Scientists for the first time have tried editing a gene inside the body in a bold attempt to permanently change a person's DNA to try to cure a disease.
The experiment was done in California on Monday on Brian Madeux, 44.
Through an IV, he received billions of copies of a corrective gene and a genetic tool to cut his DNA in a precise spot.
Mr Madeux - who has a metabolic disease called Hunter syndrome - described it as "kind of humbling" to be the first person to try the procedure.
He added: "I'm willing to take that risk. Hopefully it will help me and other people."
Signs of whether it is working may come in a month while tests will show for sure in three months.
If it is successful, it could give a major boost to the fledgling field of gene therapy.
Scientists have edited people's genes before, altering cells in the lab that are then returned to patients.
There are also gene therapies that do not involve editing DNA.
However, these methods can only be used for a few types of diseases and some give results that may not last.
Some others supply a new gene like a spare part but cannot control where it inserts in the DNA, possibly causing a new problem like cancer.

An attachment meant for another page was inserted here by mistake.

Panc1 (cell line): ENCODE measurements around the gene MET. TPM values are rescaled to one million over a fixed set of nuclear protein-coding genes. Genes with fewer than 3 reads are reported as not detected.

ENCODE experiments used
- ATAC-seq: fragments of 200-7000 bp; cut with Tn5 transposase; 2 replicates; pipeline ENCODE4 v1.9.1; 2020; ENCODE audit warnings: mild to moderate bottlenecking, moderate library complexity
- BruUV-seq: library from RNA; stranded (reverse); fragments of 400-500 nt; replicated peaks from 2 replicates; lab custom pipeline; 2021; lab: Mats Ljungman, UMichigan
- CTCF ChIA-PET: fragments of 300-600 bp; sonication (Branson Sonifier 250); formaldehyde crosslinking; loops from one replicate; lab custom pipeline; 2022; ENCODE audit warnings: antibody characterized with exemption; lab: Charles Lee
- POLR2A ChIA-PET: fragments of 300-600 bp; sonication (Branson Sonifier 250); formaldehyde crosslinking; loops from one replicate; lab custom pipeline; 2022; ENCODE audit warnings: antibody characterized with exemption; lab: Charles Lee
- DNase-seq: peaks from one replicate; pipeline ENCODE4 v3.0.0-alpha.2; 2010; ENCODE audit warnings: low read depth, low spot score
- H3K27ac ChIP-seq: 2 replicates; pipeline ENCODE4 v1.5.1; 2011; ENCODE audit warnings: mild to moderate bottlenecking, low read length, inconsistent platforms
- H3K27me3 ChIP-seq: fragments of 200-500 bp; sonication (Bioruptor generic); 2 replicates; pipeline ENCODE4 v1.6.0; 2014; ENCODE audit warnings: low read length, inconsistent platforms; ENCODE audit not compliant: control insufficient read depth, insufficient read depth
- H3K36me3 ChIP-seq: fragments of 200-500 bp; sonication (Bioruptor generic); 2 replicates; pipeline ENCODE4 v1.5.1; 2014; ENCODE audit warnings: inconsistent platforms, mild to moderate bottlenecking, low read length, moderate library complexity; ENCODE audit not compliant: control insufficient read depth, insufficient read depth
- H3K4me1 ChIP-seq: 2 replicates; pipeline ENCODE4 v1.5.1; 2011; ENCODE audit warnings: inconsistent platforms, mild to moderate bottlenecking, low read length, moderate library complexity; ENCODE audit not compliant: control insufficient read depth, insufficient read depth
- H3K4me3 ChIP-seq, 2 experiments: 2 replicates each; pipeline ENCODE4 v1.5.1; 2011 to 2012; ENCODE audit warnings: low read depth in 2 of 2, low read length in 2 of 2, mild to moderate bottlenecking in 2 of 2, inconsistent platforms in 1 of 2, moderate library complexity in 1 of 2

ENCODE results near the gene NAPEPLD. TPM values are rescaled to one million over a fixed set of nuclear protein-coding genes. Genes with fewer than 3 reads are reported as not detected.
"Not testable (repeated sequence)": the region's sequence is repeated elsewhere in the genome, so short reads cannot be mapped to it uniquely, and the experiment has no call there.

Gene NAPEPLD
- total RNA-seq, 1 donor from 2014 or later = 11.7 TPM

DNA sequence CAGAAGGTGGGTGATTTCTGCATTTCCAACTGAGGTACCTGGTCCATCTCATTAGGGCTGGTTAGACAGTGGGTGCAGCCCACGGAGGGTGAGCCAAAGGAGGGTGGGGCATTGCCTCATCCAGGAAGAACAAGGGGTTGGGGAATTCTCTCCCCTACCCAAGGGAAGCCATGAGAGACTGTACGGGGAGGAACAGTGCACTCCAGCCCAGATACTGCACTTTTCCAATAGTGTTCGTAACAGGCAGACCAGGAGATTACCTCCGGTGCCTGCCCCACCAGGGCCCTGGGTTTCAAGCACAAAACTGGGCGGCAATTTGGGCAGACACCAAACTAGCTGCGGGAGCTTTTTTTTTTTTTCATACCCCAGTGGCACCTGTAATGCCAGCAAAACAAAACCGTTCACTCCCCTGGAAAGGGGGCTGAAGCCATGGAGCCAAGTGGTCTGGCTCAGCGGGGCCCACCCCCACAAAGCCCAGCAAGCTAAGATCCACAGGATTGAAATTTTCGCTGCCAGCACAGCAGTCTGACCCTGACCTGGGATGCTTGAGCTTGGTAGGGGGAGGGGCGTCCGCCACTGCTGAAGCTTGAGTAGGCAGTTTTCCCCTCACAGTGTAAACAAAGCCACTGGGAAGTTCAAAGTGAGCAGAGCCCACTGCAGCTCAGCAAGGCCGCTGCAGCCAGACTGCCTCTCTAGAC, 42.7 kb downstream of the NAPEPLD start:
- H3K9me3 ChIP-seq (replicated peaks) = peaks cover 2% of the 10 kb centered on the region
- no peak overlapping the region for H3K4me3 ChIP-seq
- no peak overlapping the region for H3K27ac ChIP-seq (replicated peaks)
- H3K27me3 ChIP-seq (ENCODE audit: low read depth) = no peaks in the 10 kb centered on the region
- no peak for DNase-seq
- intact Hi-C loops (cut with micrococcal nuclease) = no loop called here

This time, the gene tinkering is happening in a precise way inside the body, described as like sending a mini-surgeon along to place the new gene in exactly the right location.
Dr Sandy Macrae, president of Sangamo Therapeutics, the California company testing it for two metabolic diseases and haemophilia, said: "We cut your DNA, open it up, insert a gene, stitch it back up. Invisible mending.
"It becomes part of your DNA and is there for the rest of your life."
It also means there is no going back, no way to erase any mistakes the editing might cause.
Independent expert Dr Eric Topol, of the Scripps Translational Science Institute in San Diego, described the experiment as "toying with mother nature".
He added that the risks cannot be fully known but the studies should move forward because these are incurable diseases.
Protections are in place to help ensure safety and animal tests were very encouraging, said Dr Howard Kaufman, a Boston scientist on the National Institutes of Health panel that approved the studies.
Dr Kaufman added: "So far there's been no evidence that this is going to be dangerous. Now is not the time to get scared."
People with Hunter syndrome lack a gene that makes an enzyme that breaks down certain carbohydrates. These build up in cells and cause havoc throughout the body.
Patients may have frequent colds and ear infections, distorted facial features, hearing loss, heart problems, breathing trouble, skin and eye problems, bone and joint flaws, bowel issues and brain and thinking problems.
Weekly IV doses of the missing enzyme can ease some symptoms but cost $100,000 to $400,000 (£300,000) a year.